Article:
active-life_r72

This article about Albert Rosenblum was published in the Supply Line newsletter of the Defense Construction Supply Center in Whitehall, Ohio, on the occasion of Albert’s retirement from the DCSC in 1975. The article is courtesy Albert son, Al Rosenblum.

‘Active life’ keeps 70-year-old young

Supply Line
February 1975
Vol. 12, No. 3

At 70, Albert Rosenblum is retiring from his second career, talking about beginning a third, and, above all, still relishing the excitement of life.

“I would like to make it 50 years even, but they tell me I can’t,” said Rosenblum, whose 23 years in the Army were followed by 22 years at DCSC and its predecessors. He left the Center in January, after reaching the mandatory retirement age.

Rosenblum’s family tree has its roots in Russia, where he was born and lived until the age of four. When the Bolsheviks took over, Rosenblum’s father emigrated to the United States.

“He wanted to forget; he didn’t want to talk about Russia,” declared Rosenblum, who obtained American citizenship as soon as he came of age.

Since then the naturalized citizen has put in more than his share of service to his adopted country. He entered the Army in 1929 and was stationed in New York, Honolulu, and Salt Lake City over the next nine years. Yielding to family pressure in 1938, Rosenblum left the service and returned to Columbus, where he began a grocery and butcher paper supply business. But in 1939, as war rumblings grew in the U.S., he rejoined his original unit in New York.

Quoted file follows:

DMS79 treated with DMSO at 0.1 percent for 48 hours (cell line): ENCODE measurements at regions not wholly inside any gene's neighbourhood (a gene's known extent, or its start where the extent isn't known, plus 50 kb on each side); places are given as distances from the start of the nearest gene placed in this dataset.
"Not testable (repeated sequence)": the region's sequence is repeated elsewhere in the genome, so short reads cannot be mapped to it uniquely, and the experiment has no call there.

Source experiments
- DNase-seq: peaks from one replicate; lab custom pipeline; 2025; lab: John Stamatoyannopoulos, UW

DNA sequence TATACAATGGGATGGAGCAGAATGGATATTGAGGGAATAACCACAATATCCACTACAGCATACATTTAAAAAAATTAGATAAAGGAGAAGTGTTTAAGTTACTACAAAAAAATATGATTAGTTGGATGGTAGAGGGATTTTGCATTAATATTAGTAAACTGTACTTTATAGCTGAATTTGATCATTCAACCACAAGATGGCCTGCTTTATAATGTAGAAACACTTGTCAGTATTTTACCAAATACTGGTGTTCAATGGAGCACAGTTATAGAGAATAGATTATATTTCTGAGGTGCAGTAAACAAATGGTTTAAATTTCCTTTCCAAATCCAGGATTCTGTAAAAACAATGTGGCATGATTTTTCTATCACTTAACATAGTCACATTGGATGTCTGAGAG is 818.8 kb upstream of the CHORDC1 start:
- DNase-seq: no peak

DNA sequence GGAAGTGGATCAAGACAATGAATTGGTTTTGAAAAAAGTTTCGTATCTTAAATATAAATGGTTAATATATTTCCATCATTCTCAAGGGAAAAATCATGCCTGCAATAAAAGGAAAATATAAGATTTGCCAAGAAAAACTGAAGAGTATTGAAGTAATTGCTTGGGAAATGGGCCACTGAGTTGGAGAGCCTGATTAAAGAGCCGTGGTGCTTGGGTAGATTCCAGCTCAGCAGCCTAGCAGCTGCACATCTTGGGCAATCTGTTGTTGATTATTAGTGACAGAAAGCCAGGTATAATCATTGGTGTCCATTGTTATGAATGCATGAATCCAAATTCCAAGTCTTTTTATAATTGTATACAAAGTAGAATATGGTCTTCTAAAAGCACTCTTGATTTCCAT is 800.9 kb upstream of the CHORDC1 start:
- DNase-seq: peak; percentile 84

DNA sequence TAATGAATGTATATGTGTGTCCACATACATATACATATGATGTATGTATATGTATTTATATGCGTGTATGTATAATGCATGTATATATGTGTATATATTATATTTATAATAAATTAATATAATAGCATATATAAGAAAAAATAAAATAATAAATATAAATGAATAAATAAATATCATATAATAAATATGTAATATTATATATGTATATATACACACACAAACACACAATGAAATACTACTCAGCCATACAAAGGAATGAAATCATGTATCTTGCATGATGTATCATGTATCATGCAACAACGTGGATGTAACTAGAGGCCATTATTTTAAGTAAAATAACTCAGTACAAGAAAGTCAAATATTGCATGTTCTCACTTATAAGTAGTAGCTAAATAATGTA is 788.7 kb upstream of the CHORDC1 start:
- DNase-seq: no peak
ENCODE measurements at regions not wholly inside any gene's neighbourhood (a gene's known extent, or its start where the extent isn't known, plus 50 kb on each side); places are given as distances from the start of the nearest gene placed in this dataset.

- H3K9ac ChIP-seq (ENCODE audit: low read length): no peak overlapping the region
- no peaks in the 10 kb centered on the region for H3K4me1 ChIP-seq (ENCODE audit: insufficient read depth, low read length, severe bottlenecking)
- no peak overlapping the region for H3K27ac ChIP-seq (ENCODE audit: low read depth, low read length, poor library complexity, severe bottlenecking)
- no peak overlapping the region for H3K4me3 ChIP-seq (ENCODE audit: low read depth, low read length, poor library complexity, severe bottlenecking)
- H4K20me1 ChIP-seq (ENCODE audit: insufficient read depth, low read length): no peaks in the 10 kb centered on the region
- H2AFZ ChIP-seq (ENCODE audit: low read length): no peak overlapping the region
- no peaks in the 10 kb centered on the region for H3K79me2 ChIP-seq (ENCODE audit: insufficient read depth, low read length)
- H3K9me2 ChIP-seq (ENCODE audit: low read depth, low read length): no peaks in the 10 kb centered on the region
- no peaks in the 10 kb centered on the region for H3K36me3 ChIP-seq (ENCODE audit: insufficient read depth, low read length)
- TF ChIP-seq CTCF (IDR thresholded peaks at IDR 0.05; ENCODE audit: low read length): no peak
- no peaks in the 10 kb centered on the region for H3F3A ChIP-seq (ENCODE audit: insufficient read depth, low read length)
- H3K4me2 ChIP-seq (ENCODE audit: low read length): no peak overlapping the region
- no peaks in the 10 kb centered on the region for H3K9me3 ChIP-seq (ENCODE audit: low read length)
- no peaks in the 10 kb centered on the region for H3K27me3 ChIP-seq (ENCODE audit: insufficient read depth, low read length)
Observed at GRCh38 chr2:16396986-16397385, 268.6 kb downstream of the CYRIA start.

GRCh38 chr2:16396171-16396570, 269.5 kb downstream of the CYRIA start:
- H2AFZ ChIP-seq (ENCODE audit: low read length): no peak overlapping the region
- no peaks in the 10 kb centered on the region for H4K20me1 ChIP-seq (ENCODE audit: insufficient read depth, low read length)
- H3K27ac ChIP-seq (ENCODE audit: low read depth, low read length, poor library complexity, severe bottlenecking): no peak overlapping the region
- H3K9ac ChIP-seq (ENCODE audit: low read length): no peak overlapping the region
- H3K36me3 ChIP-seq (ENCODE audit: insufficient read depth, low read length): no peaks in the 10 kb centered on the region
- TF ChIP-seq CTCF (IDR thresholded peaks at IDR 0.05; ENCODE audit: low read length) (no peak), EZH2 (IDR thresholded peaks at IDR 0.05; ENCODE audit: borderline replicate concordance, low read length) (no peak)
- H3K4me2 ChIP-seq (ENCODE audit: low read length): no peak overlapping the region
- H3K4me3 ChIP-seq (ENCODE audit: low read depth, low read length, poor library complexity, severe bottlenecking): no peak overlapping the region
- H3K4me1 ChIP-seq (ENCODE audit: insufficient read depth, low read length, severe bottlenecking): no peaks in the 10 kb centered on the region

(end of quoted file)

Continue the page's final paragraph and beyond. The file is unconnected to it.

Overseas duty beginning in 1942 put Rosenblum smack in the middle of history-book names, dates and places. His platoon fought with Gen. Patton at El Guettar in North Africa. Half were killed and the others taken prisoner by Rommel’s troops, Rosenblum ended in an Italian hospital and later a prison camp in Central Italy.

He had no real complaints about conditions in the camp, but it wasn’t where the action was. After nine months, he and three others escaped by bribing a guard with “luxury items” saved from Red Cross parcels.

For almost a year, the escapees lived and worked behind enemy lines with the Italian underground. Wearing civilian clothes and working on farms, the group also intercepted and burnt convoys carrying ammunition and other war equipment through the area.

“Danger never bothered me,” Rosenblum said. “I hate to say it, but I sort of enjoyed the contact and excitement.”

Rosenblum was taken out of Italy in mid-July of 1944 to be questioned in Boston “by what seemed half of Washington.” Assigned to Military Police duty, he spent two years in Japan and 18 months in Korea before retiring in 1953.

When Rosenblum returned to Columbus once more, his father suggested checking the Center for job opportunities. He was hired as a stock picker in the open warehouses and later became assistant supervisor in bin and bulk warehousing. Rosenblum spent the last seven of his 22 years here as a supply clerk in Storage and Transportation.

“Twenty-two years and 23 years, it seems such a short time,” Rosenblum mused. “I’ve enjoyed every minute of my life. That’s how you stay young!”

Photo captions: Among his souvenirs, Albert Rosenblum uses photographs and maps from his military days to point out a Christmas-day evacuation from North Korea. At right, it’s the real thing. Rosenblum (second front right) and fellow soldiers from Ft. Mead, Md., study maps of Korea shortly before beginning an 18-month assignment there.

For more on Albert Rosenblum’s story, read “A Family in Service,” “Albert Rosenblum with the Virgili Family,” and “Kind Strangers—Relays from Radio Rome.”